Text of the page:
ABSTRACT: BACKGROUND: Apoptosis-stimulating of p53 protein 2 (ASPP2) is one of the ASPP family members and it has been reported to be associated with human cancer. However, the role of it in pancreatic cancer is still not clear. METHODS: We analyzed the expression level of ASPP2 in cancer tissue samples with RT-qPCR, Western Blotting assay and immunohistochemistry staining. We studied the biological function of ASPP2 and its mechanism with gene overexpression and gene silencing technologies. We determined the sensitivity of pancreatic cells with differential ASPP2 level to gemcitabine and whether autophagy inhibition affected the gemcitabine resistance, both in vitro and in vivo. RESULTS: Expression of ASPP2 was downregulated in cancerous tissues in comparison with para-cancerous tissues. ASPP2 expression was linked to clinical outcomes in patients and down-regulation of ASPP2 increased cell proliferation, autophagic flux, the activity of AMP Kinase of pancreatic cancer cells and vice versa. Knockdown of ASPP2 results in increased resistance to gemcitabine, which was attributed to the enhanced autophagy. CONCLUSIONS: ASSP2 expression is lower in cancerous tissues and decreased ASPP2 lead to higher cancer cells proliferation and autophagic flux, which contribute to the gemcitabine resistance.

9 Article Alternative splicing of NUMB, APP and VEGFA as the features of pancreatic ductal carcinoma. 2015

Zheng, Kai-Lian / He, Tian-Lin / Ji, Wei-Ping / Jiang, Hui / Shen, Ye / Li, Gang / Zhu, Si-Bo / Tong, Bing-Lei / Zhang, Yi-Jie. ·Department of Pancreatic Surgery, Changhai Hospital, Second Military Medical University Shanghai 200433, China. · R & D Department of Cinoasia Institute Shanghai 200437, China. · Department of General Surgery, Ao Young Hospital Suzhou 215617, China. ·Int J Clin Exp Pathol · Pubmed #26261495.

ABSTRACT: BACKGROUND: Pancreatic ductal adenocarcinoma (PDAC) is the most common form of malignancy in pancreatic carcinoma. Here we report our discovery on the correlations between transcriptional alternative splicing (AS) of NUMB, APP, VEGFA and PDAC in patients. METHODS: The expression of NUMB, APP, VEGFA from patient samples was determined by qRT-PCR. AS of these genes was examined through laser induced fluorescence capillary electrophoresis. Correlation between the AS of the genes and results from clinical laboratory examinations were analyzed. Expression of NOTHC1 and NOTCH4 as downstream target genes was examined by qRT-PCR and Western blot. RESULTS: Quantitative results indicated that expression of NUMB was significantly lower in tumor tissues (TT) than in para-tumor tissues (TP) (P<0.05), while APP (P<0.01) and VEGFA (P<0.05) were significantly higher. AS transcript percentage of NUMB PRR(S) was lower in TT than TP (P<0.05). AS transcript percentage of VEGFA (105+185) was significantly lower in TT than TP (P<0.05) compared to higher expression of VEGFA (206+338) (P<0.05). Regression analysis indicated that AS transcript of NUMB PRR(L) correlated with tumor size (P<0.01), while AS transcripts of APP and VEGFA correlated with results of laboratory examinations. To reveal the correlation between AS and its downstream targets, NOTCH1 and NOTCH4 were selected as NUMB gene targets and detected to be significantly higher in TT than TP (P<0.05). CONCLUSION: Alternative splicing of APP, VEGFA and NUMB may play an important role in pathogenesis of pancreatic ductal adenocarcinoma. Among the 3 genes, PRR(L) form of NUMB gene is highly expressed in TT and positively correlated with tumor size, while PRR(S) is lacking in TT and negatively correlated with NOTCH expression suggesting that PRR(S) might be protective in tumorogenesis and shows NOTCH pathway down regulation ability.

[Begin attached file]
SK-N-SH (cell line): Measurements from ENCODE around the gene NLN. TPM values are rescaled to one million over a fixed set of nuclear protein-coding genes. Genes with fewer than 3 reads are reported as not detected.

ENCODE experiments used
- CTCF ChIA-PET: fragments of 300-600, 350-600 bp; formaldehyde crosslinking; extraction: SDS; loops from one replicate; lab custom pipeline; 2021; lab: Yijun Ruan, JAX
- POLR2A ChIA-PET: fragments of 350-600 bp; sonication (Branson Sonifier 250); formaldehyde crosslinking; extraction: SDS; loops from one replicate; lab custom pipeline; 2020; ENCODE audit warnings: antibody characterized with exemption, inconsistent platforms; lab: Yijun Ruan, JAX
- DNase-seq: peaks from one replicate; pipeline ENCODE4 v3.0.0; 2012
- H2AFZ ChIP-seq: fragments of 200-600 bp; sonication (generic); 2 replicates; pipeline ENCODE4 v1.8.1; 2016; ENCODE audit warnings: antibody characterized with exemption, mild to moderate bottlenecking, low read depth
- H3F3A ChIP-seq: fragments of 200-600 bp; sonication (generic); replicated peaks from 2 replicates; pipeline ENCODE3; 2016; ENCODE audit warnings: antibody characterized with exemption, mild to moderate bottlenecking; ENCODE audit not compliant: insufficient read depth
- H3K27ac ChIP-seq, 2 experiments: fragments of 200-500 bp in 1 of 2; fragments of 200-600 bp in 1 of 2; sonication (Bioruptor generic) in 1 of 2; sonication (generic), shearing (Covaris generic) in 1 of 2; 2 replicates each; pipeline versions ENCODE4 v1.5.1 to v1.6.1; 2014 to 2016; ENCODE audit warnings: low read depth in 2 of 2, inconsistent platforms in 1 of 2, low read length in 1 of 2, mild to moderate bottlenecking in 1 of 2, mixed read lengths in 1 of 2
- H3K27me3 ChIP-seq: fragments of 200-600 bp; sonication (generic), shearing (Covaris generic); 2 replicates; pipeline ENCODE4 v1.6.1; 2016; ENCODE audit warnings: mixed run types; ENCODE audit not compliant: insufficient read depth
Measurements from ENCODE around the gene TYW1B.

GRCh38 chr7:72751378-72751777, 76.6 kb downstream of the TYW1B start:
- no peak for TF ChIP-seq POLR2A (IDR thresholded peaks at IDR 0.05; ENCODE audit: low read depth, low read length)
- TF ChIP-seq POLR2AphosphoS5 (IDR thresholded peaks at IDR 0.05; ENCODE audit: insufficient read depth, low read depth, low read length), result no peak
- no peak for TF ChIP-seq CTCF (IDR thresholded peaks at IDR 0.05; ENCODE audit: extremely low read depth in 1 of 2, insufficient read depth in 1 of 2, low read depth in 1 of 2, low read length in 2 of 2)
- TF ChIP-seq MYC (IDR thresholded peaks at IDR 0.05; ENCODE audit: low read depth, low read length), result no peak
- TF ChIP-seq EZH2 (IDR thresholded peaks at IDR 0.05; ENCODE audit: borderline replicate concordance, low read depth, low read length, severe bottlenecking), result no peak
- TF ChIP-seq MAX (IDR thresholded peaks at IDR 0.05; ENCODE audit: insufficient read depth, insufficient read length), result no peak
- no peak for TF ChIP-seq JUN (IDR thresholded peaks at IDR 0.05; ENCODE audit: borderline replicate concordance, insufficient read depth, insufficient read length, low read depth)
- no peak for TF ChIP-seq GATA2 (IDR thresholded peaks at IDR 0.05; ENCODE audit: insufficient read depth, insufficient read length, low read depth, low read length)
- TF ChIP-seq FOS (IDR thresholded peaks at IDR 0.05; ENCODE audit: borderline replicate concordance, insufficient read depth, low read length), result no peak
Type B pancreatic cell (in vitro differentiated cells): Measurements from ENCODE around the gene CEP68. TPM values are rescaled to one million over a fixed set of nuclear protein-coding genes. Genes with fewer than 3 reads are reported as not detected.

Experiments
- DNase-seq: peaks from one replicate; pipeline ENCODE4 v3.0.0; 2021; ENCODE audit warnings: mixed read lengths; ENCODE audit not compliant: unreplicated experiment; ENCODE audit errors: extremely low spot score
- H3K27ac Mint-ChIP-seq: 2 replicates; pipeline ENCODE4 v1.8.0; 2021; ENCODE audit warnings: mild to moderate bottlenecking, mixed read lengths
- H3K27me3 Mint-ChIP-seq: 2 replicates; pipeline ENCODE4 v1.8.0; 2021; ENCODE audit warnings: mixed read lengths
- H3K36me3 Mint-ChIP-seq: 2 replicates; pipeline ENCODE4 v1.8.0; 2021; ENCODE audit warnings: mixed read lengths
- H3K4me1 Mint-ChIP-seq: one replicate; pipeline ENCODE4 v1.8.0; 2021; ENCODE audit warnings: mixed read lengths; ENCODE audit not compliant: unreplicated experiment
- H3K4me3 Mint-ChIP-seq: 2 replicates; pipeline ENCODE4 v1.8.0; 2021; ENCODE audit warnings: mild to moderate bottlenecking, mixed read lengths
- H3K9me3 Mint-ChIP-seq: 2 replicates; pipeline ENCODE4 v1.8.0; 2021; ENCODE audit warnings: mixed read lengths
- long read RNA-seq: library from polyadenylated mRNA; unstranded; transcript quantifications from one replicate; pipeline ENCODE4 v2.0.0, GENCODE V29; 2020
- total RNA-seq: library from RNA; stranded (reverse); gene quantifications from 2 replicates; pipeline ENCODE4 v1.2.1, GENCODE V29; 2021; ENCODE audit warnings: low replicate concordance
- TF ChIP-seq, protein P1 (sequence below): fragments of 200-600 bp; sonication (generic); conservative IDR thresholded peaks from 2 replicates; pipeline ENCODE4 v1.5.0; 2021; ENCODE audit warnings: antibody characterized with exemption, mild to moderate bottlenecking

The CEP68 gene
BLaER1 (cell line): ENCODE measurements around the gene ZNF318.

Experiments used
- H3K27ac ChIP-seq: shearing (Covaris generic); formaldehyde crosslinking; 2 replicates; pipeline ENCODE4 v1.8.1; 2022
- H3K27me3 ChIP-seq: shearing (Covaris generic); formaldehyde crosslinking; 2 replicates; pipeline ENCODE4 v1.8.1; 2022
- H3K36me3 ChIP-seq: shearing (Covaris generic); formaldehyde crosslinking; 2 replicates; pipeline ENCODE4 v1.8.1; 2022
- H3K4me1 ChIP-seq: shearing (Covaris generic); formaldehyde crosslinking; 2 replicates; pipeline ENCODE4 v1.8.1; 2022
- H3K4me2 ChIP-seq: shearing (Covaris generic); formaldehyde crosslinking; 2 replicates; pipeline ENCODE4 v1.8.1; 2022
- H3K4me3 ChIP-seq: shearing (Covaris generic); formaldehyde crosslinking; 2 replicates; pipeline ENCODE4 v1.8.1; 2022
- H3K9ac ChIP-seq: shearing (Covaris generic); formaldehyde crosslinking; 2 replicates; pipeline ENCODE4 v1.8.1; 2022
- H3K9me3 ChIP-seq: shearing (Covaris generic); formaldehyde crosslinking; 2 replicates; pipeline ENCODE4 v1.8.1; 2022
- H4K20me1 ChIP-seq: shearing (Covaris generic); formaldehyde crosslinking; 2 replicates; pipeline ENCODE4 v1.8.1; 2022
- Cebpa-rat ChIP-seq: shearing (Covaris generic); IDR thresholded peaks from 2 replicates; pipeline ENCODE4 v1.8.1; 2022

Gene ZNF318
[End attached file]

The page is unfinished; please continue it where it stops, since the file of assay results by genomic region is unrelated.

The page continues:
10 Article miR-429 determines poor outcome and inhibits pancreatic ductal adenocarcinoma growth by targeting TBK1. 2015

Song, Bin / Zheng, Kailian / Ma, Hongyun / Liu, Anan / Jing, Wei / Shao, Chenghao / Li, Gang / Jin, Gang. ·Department of Pancreatic Surgery, Changhai Hospital, Second Military Medical University, Shanghai, China. ·Cell Physiol Biochem · Pubmed #25833382.

ABSTRACT: BACKGROUND: Pancreatic ductal adenocarcinoma (PDAC) ranks fourth on the list of cancer-related causes of death and its prognosis has not improved significantly over the past decades. Deregulation or dysfunction of miRNAs contribute to cancer development. Previous data indicates that miR-429 is involved in the pathogenesis of PDAC. However, the role of miR-429 in PDAC remained unknown. METHODS: MiR-429 levels in sample tissues of 78 patients and in PANC1 and SW1990 cell lines were quantified by real-time PCR. MiR-429 expression was modulated using specific pre- and anti-miRNAs and cell growth was assayed by MTT analysis. Bioinformatics prediction of the miR-429 putative target genes was performed and luciferase assays confirmed TBK1 as a direct target gene. TBK1 levels in PDAC tissues were analyzed by immunohistochemistry. RESULTS: MiR-429 was remarkably decreased in PDAC tissues and cell lines. Lower miR-429 expression in PDAC tissues significantly correlated with shorter survival of PDAC patients. Overexpression of miR-429 inhibited PDAC cell lines growth in vitro and vice versa. TBK1 was found to be the direct target gene of miR-429. Higher TBK1 protein level in PDAC tissues correlated with shorter survival of PDAC patients. Overexpression of TBK1 partly restored cell proliferation. CONCLUSIONS: Low level of miR-429 and high level of TBK1 in PDAC promoted PDAC cells growth which might be related to the low survival rate of PDAC patients. MiR-429 play its role in PDAC by targeting TBK1.

11 Article MiR-940 inhibited pancreatic ductal adenocarcinoma growth by targeting MyD88. 2015